San Mao Little Vagabond is a Chinese movie set in Shanghai from 1949 about a little beggar boy who is adopted by a rich family. It is so strange to see the Chinese bourgeoisie from back then dressed exactly like people from the Hollywood movies, and pushing the mimetism so far as to speak English to each other, just like the Russian aristocracy spoke French at home. I remember one scene where they decided to keep him, and the elegant woman asks, "what is your name?" The little boy tells her and she just smirks and says "We'll call you Bobby" just like she were renaming a dog.
Filming was interrupted by the revolution, so a short revolutionary ending was tacked on, but the film is great.
What an amazing strip! Do you have any more examples of this? (um, obviously I need to go look for myself). In your thread about comic book art I mentioned the best intro I know of to the newspaper strip genre. However, this is a major thrill, as it's the first time I've seen a vintage strip from a non English speaking country.
Sorry! I realize this is the screening board & not the Museum, but I am bowled over by these drawings. And I will be on the hunt for the movie. Thanks!
Jasmine Women with Joan Chen. This is the story of three generations of women in Shanghai in the 30's, 50's and 80's. I enjoyed it very much and the scenes in pre WW2 Shanghai are beautifully art directed. Joan Chen ages throughout.
Shanghai Triad. This is directed by Zhang Yimou and stars Gong Li. He has done some sumptuous movies. The one I love the most is Raise the Red Lantern. Shanghai Triad takes place in 7 days in the 1930's. Part 1 is in Shanghai, Part 2 is on an island nearby. 'stylized but gripping portrait of mob power play and lifestlyles in 1930's Shanghai'.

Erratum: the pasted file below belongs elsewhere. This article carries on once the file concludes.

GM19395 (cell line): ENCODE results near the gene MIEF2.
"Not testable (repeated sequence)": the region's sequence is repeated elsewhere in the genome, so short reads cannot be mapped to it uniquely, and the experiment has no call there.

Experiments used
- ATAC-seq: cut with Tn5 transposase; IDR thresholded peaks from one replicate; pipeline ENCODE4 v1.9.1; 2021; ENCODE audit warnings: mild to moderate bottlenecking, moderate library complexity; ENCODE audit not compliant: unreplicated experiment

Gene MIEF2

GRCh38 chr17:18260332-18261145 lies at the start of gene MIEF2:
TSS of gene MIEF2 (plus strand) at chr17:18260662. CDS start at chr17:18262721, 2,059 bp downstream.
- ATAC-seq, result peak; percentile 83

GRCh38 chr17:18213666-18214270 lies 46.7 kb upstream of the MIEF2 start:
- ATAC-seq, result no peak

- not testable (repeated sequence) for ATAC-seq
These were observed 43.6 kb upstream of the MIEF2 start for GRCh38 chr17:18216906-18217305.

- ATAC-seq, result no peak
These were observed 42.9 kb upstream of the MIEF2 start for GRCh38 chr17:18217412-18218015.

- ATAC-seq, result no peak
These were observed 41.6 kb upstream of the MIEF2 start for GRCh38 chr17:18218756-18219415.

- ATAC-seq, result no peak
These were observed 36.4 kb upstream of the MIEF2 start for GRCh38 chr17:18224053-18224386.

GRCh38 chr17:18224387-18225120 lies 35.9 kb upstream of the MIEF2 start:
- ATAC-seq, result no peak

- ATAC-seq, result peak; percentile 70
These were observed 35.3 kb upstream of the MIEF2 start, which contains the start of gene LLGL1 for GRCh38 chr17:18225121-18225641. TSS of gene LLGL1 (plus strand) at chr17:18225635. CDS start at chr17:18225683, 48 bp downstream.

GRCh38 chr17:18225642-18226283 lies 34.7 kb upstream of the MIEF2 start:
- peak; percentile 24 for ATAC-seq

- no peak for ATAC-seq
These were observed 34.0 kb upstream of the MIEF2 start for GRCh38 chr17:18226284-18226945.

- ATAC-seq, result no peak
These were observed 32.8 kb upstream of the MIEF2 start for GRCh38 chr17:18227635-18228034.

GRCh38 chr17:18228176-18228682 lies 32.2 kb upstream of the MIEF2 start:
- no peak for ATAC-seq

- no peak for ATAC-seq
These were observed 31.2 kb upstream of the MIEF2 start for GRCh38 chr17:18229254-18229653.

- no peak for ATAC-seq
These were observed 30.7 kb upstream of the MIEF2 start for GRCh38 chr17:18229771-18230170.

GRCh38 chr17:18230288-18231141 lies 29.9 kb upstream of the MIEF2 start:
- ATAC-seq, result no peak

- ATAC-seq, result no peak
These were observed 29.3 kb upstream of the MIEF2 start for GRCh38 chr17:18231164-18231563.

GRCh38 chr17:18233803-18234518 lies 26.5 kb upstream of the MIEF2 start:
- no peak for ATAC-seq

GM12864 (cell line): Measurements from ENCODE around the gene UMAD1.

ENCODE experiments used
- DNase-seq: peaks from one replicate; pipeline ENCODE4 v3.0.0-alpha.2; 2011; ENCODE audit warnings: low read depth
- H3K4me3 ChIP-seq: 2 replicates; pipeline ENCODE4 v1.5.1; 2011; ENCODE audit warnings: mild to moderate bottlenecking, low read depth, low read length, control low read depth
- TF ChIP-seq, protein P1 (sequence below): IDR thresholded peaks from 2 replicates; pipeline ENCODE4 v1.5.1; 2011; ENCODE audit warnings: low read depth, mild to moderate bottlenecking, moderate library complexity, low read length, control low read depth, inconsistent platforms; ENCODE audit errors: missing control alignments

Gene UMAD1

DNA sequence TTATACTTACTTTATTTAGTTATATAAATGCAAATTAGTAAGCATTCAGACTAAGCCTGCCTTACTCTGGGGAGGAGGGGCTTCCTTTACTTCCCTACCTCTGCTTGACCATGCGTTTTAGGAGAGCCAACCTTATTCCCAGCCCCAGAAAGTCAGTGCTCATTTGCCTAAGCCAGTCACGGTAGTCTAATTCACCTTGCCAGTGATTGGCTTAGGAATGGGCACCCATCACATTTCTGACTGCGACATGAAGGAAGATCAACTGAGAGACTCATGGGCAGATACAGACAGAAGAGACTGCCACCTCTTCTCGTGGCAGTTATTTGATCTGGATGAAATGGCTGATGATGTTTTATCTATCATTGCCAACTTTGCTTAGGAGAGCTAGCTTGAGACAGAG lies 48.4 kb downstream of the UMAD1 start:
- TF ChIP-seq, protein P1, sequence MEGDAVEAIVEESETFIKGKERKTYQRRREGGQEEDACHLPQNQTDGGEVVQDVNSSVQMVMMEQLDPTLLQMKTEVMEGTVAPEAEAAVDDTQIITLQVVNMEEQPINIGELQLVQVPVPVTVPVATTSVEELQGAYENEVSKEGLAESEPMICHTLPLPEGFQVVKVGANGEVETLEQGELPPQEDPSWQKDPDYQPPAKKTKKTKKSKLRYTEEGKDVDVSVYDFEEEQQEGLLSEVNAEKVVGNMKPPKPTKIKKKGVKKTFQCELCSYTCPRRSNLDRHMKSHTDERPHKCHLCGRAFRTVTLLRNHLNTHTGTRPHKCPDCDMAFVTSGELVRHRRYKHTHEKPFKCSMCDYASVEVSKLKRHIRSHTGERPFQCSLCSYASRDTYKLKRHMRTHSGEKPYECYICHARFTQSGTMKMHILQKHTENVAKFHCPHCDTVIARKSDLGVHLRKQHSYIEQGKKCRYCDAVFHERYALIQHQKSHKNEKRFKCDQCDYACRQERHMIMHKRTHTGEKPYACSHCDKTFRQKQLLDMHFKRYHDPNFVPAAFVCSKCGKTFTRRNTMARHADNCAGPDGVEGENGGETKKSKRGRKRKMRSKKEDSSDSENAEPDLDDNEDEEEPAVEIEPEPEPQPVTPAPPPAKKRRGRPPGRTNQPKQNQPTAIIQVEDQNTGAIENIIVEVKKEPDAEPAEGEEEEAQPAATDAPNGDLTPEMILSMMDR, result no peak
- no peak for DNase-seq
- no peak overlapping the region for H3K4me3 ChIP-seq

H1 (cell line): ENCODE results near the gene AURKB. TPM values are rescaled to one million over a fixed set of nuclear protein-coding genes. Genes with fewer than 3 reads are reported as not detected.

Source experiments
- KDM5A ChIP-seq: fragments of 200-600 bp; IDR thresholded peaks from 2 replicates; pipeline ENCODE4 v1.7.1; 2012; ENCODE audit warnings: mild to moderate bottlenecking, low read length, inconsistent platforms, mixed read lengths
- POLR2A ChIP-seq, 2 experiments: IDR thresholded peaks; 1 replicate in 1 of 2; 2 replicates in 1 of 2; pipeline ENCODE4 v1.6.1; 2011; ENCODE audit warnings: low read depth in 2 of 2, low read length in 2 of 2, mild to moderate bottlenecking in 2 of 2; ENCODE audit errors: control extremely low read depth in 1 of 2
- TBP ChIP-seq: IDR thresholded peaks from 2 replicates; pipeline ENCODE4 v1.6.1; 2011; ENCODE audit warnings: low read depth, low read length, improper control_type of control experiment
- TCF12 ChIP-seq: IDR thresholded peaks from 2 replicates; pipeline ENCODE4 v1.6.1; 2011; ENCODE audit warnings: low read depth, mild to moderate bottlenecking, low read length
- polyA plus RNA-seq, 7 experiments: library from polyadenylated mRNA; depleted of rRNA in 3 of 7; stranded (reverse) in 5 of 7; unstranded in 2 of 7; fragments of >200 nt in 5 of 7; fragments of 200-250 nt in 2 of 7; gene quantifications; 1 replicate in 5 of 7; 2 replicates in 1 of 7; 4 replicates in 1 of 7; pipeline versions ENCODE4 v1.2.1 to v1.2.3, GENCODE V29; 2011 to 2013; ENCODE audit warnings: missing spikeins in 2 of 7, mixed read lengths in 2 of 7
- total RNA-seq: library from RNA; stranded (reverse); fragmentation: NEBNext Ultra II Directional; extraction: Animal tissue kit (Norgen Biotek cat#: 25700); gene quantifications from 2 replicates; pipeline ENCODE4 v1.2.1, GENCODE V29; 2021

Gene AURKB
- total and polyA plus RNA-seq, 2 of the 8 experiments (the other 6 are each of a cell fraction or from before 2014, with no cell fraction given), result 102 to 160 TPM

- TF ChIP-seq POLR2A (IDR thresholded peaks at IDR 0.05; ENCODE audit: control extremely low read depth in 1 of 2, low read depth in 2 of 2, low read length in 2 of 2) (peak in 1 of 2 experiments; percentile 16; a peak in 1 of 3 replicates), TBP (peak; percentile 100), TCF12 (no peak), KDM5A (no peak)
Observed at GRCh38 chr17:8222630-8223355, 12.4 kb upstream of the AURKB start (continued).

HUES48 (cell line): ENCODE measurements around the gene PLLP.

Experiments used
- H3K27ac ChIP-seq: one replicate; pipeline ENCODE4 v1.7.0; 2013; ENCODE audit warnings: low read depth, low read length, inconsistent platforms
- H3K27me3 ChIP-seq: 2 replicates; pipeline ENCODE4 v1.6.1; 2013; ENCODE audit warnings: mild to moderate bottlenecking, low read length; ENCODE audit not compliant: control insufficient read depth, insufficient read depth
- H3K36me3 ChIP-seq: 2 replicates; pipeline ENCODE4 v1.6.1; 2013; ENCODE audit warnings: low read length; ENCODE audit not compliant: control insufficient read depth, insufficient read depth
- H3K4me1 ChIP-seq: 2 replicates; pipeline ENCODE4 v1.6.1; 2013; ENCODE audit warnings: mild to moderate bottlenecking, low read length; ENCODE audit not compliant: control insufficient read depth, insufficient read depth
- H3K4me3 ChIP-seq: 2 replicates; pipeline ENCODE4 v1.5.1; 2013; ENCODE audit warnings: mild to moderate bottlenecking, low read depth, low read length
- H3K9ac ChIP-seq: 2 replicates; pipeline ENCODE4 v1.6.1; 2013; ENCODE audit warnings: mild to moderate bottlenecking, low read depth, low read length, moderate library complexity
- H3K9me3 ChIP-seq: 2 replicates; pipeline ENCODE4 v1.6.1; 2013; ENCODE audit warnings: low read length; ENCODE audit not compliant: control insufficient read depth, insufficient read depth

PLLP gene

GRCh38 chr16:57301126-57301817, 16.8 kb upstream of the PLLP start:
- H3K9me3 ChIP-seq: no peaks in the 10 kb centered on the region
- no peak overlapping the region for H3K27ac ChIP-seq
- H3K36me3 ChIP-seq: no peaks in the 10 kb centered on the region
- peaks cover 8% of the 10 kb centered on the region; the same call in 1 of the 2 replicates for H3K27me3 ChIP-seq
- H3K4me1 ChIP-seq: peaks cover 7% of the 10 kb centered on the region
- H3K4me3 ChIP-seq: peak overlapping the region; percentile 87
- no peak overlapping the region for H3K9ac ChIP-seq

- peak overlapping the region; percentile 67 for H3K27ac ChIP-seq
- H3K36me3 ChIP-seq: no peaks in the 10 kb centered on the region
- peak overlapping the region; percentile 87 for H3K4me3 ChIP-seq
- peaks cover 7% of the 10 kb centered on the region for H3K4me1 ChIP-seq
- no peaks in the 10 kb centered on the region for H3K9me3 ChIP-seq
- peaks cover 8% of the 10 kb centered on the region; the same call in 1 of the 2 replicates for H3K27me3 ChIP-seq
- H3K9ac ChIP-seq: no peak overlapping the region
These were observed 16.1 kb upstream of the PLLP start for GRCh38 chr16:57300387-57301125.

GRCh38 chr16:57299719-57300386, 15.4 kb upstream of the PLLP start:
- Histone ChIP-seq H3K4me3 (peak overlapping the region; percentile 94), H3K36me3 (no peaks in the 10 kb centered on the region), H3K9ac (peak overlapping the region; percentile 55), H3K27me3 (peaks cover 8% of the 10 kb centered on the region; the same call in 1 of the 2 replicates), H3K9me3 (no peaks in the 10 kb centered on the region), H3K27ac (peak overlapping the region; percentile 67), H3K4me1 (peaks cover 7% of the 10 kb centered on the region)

Well, Sophie Marceau in the Resistance is unbelieveable in itself. But just the fact that they were all more or less beautiful women without an ordinary looking one in the bunch did not enhance the credibility.
Here is a French review from Ecran Large:
Soyez en sûr "Les Femmes de l’Ombre" est le meilleur film de Jean-Paul Salomé. Mais soyez en certains "Les Femmes de l’Ombre" est un mauvais film. Rendre hommage à des femmes résistantes, quel beau sujet, plein de bons sentiments et qui ne pouvaient que réjouir les historiens et les JT. Car oui "Les Femmes de l’Ombre" n’est ni plus ni moins un ratage qui fera tout de même la fierté de TF1 en deuxième partie de soirée dans leur rubrique "film sérieux".
Précisons d’abord que le film contient tout les tics propres aux films de Jean-Paul Salomé, l’ensemble est haché, certaines scènes n’ont pas de fin d’autres (de nombreuses) sont ridicules et, cerise sur le gâteau, tous les acteurs sont mauvais. En fait "Les Femmes de l’Ombre" est clairement influencé par Melville et son "Armée des Ombres". Salomé voudrait retranscrire une ambiance clinique avec scène de torture à la clé. Sauf que Melville était le roi de l’épure et que (pas de bol) Melville fut résistant. Du coup, du Melville par le réalisateur de "Belphégor" et "Arsène Lupin" (soulignons-le), ça donne un condensé pas très bon de clichés sur la seconde guerre mondiale et une sorte de serial film d’aventure avec lot de rebondissements. Rien à voir donc.